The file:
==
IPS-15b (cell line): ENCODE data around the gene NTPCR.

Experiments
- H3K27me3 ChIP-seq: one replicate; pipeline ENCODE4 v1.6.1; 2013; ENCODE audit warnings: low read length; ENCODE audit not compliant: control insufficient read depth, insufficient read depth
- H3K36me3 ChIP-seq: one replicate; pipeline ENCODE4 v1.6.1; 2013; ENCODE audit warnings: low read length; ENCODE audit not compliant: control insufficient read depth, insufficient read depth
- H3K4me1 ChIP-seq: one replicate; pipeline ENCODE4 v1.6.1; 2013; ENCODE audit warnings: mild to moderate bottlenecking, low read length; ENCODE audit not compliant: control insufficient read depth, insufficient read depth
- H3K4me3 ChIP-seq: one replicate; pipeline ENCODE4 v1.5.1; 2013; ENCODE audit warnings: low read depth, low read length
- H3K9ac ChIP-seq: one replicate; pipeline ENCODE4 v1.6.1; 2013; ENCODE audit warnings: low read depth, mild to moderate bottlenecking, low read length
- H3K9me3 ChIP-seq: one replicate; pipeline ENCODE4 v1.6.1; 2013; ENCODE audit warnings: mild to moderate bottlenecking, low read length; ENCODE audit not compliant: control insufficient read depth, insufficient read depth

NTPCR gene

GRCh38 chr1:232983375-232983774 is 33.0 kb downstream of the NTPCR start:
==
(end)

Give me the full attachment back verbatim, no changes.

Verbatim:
IPS-15b (cell line): ENCODE data around the gene NTPCR.

Experiments
- H3K27me3 ChIP-seq: one replicate; pipeline ENCODE4 v1.6.1; 2013; ENCODE audit warnings: low read length; ENCODE audit not compliant: control insufficient read depth, insufficient read depth
- H3K36me3 ChIP-seq: one replicate; pipeline ENCODE4 v1.6.1; 2013; ENCODE audit warnings: low read length; ENCODE audit not compliant: control insufficient read depth, insufficient read depth
- H3K4me1 ChIP-seq: one replicate; pipeline ENCODE4 v1.6.1; 2013; ENCODE audit warnings: mild to moderate bottlenecking, low read length; ENCODE audit not compliant: control insufficient read depth, insufficient read depth
- H3K4me3 ChIP-seq: one replicate; pipeline ENCODE4 v1.5.1; 2013; ENCODE audit warnings: low read depth, low read length
- H3K9ac ChIP-seq: one replicate; pipeline ENCODE4 v1.6.1; 2013; ENCODE audit warnings: low read depth, mild to moderate bottlenecking, low read length
- H3K9me3 ChIP-seq: one replicate; pipeline ENCODE4 v1.6.1; 2013; ENCODE audit warnings: mild to moderate bottlenecking, low read length; ENCODE audit not compliant: control insufficient read depth, insufficient read depth

NTPCR gene

GRCh38 chr1:232983375-232983774 is 33.0 kb downstream of the NTPCR start: